Three-Dimensional Nanothermistors for Thermal Probing

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Journal Article
ACS Applied Materials and Interfaces, 2019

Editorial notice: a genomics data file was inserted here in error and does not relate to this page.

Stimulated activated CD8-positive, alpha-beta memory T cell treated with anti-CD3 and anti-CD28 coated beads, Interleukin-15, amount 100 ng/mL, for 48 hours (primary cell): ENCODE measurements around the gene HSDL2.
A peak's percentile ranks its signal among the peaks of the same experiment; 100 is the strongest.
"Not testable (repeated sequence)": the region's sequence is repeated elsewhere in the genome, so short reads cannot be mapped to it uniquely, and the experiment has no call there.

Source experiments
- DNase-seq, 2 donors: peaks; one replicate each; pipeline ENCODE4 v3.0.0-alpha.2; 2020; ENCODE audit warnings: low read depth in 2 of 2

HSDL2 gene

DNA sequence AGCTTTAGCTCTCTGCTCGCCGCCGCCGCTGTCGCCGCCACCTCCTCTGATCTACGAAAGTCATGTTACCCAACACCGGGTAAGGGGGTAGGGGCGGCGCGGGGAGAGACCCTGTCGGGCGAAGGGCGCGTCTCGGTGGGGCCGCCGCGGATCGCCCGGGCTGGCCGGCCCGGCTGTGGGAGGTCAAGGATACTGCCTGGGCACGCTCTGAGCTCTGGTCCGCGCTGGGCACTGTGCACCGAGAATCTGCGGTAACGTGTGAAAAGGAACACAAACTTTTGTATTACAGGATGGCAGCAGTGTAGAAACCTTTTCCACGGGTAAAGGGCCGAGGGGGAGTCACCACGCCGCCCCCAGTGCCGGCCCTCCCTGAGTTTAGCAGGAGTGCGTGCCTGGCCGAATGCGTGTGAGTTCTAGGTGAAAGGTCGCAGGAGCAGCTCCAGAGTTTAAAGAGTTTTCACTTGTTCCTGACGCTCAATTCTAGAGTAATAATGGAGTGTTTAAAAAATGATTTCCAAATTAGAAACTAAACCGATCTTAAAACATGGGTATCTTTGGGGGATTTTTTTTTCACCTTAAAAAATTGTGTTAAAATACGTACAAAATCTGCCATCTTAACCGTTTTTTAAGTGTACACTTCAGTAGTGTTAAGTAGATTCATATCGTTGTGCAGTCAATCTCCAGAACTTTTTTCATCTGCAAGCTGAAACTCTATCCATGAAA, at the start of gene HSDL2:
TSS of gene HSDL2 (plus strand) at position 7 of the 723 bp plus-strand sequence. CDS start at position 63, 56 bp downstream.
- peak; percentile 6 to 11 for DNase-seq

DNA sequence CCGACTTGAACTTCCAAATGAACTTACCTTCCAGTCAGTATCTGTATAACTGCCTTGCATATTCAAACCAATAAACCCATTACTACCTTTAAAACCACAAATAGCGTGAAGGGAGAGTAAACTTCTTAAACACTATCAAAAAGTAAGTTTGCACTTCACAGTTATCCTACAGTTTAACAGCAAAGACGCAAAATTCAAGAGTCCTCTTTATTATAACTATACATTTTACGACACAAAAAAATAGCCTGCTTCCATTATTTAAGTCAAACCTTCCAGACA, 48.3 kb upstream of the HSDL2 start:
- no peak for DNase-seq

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Copyright © 2019 American Chemical Society. Accessing the thermal properties of materials or even full devices is a highly relevant topic in research and development. Along with the ongoing trend toward smaller feature sizes, the demands on appropriate instrumentation to access surface temperatures with high thermal and lateral resolution also increase. Scanning thermal microscopy is one of the most powerful technologies to fulfill this task down to the sub-100 nm regime, which, however, strongly depends on the nanoprobe design. In this study, we introduce a three-dimensional (3D) nanoprobe concept, which acts as a nanothermistor to access surface temperatures. Fabrication of nanobridges is done via 3D nanoprinting using focused electron beams, which allows direct-write fabrication on prestructured, self-sensing cantilever. As individual branch dimensions are in the sub-100 nm regime, mechanical stability is first studied by a combined approach of finite-element simulation and scanning electron microscopy-assisted in situ atomic force microscopy (AFM) measurements. After deriving the design rules for mechanically stable 3D nanobridges with vertical stiffness up to 50 N m-1, a material tuning approach is introduced to increase mechanical wear resistance at the tip apex for high-quality AFM imaging at high scan speeds. Finally, we demonstrate the electrical response in dependence of temperature and find a negative temperature coefficient of -(0.75 ± 0.2) 10-3 K-1 and sensing rates of 30 ± 1 ms K-1 at noise levels of ±0.5 K, which underlines the potential of our concept. ©
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